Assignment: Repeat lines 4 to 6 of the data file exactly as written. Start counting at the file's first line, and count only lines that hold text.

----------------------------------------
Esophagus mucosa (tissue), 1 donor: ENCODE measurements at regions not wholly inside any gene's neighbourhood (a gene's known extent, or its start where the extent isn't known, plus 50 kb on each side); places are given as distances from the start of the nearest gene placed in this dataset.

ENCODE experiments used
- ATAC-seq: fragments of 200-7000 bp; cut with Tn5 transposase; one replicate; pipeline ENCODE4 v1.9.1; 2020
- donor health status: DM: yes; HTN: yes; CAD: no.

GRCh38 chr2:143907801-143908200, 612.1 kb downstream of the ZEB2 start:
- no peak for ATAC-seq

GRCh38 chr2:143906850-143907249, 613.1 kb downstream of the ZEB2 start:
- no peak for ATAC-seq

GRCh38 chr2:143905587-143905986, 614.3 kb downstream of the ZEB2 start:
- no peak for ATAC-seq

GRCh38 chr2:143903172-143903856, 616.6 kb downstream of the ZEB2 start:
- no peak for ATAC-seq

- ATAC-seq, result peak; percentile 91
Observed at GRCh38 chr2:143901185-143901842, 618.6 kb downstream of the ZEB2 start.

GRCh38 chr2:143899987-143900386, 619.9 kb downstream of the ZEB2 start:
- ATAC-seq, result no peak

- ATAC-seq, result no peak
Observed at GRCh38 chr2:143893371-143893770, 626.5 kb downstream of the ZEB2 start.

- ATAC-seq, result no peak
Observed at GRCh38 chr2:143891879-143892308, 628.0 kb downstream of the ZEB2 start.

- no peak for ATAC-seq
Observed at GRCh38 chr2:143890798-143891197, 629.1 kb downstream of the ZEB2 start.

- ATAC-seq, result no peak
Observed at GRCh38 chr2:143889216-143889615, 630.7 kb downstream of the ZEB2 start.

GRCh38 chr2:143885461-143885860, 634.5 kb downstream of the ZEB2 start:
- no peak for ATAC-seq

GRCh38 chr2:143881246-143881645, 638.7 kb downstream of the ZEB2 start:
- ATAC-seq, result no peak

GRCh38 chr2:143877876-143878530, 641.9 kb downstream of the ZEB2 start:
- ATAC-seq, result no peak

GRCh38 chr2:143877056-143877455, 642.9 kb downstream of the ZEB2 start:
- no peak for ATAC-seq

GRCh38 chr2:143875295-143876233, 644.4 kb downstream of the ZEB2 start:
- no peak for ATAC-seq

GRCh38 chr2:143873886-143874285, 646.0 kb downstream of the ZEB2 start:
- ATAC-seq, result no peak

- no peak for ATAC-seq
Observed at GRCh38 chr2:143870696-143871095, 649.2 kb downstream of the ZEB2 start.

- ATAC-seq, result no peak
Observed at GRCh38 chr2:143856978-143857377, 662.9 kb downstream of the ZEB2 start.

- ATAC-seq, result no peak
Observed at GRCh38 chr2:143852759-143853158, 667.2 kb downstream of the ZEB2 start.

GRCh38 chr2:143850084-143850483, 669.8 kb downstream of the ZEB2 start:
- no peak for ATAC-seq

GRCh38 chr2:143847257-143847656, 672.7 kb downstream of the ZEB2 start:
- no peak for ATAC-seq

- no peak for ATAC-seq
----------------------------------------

- donor health status: DM: yes; HTN: yes; CAD: no.

GRCh38 chr2:143907801-143908200, 612.1 kb downstream of the ZEB2 start:
- no peak for ATAC-seq